Here is how much Australian dollars we would have paid for each prepaid card based on our initial load amount at the time of our analysis (05/06/13).

Provider

AUD exchange for $10K HKD

AUD exchange for 3500 Euro

Purchase Fee

Total Cost AUD

OzForex:

$1,379.23

$4,896.47

$15

$6,290.71

NAB:

$1,403.61

$5,016.48

$0 (until June 22 then 1% of load amount)

$6,420.09

ANZ:

$1,402.13

$5,007.15

$11

$6,420.

Amex

$1,398.76

$5,020.80

$15

$6,434.56

Cash Passport:

$1,422.01

$5,020.80

$5

$6,447.81

CommBank:

$1,414.77

$5,040.32

$15

$6,470.09

Aust Post Load&Go:

not available

$4,982.21

0

As you can see exchange rates varied between providers and in our scenario there was a massive $179.38 difference between the cheapest (OzForex) and most expensive (CBA) cards.  It’s also important to note that while the NAB Traveller Card currently has a $0 purchase fee, it would have been $64.20 if it was calculated as a percentage of the load amount. This would have made it the most expensive choice, so the more money you are planning on taking away with you the more important it is to go with a set purchase fee.

Also the Australia Post Load & Go Travel card doesn’t take Hong Kong Dollars so if you were to use this card in Hong Kong you would get charged a 3% cross currency conversion fee on all your purchases which we wouldn’t recommended.

Another thing our analysis highlights is how different exchange rates can be between providers. Some travel cards have better rates for particular currencies. You might find the ANZ travel card is great for Thai Baht but the Commonwealth Bank card has a better rate for USD so it is important to shop around depending on where you are going.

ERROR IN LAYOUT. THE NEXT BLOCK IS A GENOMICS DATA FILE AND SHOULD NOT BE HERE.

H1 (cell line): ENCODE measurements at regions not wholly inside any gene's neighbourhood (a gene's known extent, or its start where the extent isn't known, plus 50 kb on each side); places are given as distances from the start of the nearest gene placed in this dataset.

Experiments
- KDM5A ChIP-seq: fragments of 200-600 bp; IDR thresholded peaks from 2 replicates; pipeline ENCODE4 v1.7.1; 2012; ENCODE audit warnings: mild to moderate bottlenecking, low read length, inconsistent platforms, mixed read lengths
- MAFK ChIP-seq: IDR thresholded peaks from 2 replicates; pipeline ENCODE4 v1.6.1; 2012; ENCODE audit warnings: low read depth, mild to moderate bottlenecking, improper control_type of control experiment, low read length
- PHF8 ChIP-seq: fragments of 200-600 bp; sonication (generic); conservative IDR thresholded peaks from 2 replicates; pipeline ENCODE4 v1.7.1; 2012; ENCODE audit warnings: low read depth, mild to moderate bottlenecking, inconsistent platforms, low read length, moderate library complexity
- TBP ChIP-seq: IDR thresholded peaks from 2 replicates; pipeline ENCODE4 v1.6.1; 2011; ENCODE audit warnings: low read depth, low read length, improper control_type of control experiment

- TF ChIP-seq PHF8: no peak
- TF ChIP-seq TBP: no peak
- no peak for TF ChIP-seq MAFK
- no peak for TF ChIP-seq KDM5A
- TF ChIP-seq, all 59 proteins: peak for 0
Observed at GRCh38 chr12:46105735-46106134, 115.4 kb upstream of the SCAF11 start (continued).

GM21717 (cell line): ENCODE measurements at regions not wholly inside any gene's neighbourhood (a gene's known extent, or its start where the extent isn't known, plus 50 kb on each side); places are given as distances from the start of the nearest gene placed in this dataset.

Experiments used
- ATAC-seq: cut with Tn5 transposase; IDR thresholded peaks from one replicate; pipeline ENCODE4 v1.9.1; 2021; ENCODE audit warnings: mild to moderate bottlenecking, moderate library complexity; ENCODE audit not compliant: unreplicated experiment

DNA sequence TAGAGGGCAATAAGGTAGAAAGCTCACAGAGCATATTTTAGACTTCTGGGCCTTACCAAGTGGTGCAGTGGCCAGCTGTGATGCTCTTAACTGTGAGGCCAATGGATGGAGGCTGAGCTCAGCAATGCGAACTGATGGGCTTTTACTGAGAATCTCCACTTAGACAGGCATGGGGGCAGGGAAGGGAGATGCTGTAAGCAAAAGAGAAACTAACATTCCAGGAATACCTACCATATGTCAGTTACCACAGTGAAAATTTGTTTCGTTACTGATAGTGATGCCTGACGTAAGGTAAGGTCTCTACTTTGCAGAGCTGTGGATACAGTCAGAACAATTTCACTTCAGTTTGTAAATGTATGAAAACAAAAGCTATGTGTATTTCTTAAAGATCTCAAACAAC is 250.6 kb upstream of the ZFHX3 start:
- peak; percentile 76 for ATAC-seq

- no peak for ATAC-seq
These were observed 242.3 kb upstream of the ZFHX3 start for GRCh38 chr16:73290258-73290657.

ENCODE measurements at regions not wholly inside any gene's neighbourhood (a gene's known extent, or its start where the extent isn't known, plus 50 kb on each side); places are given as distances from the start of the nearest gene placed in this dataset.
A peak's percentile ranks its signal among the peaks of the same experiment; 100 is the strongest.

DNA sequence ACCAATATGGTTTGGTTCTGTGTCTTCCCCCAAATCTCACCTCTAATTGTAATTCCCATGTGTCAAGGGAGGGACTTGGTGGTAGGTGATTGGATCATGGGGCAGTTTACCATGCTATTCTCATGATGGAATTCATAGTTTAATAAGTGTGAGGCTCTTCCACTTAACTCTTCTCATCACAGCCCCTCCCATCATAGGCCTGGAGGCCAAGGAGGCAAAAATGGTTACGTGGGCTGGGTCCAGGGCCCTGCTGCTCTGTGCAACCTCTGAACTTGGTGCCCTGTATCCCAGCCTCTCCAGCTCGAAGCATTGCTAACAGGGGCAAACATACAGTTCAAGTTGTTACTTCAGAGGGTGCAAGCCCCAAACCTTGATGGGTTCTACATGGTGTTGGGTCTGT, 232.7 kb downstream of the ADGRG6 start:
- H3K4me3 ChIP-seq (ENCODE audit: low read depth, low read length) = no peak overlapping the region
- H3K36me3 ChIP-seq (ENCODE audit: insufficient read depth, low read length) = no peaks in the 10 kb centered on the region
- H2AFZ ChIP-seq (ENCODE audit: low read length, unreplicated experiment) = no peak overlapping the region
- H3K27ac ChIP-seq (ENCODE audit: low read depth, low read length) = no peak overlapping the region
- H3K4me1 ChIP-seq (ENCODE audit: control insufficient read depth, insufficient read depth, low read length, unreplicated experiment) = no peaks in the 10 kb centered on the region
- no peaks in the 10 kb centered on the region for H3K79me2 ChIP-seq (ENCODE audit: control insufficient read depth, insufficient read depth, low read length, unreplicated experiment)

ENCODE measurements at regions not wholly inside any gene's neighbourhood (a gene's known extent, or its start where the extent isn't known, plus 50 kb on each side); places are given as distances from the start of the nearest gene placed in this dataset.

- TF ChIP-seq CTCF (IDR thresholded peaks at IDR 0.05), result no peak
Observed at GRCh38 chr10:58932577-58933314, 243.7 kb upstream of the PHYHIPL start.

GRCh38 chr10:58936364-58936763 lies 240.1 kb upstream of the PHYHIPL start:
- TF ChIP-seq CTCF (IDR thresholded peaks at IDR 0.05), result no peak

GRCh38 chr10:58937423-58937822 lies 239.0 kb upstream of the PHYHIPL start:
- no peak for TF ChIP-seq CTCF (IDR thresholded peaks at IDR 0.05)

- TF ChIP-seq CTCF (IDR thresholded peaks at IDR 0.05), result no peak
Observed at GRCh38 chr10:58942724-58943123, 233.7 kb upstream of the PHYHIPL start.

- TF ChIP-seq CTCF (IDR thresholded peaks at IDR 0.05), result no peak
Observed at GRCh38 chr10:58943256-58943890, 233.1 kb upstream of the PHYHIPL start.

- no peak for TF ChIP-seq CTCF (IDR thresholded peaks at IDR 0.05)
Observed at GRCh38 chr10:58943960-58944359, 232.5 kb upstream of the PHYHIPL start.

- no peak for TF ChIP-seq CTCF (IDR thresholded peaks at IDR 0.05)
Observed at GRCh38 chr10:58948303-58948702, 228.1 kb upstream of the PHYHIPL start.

On the road

In addition to the initial card costs and exchange rates, when comparing travel cards it is good to first think about how you’ll be using the card overseas. Because each card has different features you’ll want to choose a card that will give you the best value when you are travelling.

Some of the key things to look out for:

  • ATMs fees. All prepaid travel cards will allow you to withdraw cash from overseas ATMs but the Cash Passport Card and the NAB Traveller Card are the only two prepaid cards that don’t charge you for ATM withdrawals. In our traveller’s situation they could be up for as much as $20 HKD (ANZ card) and 2.20 Euro (CBA Travel Card) for each ATM transaction. To limit ATM fees while overseas it is best to make larger withdrawals so that you need to use the ATM less often.

  • Cross currency conversion fees. These range from 0% (CBA travel card) to a whopping 8.45% for the Cash Passport and are only charged when you purchase something in a currency that is not loaded on your card. Let’s use our scenario to explain how this works as it is one of the biggest ways that travellers get caught out with these cards. Our traveller leaves Hong Kong and stops over at Heathrow on their way to Europe. They splurge 150 pounds at the duty free. Now, because our traveller doesn’t have pounds preloaded on their prepaid card, the pounds will first be converted (at the Mastercard or Visa exchange rate) into an available currency (HKD or Euro), and the cross conversion fee will be added on top of the transaction. The best advice is not to use the card in any currency other than what’s loaded on the card.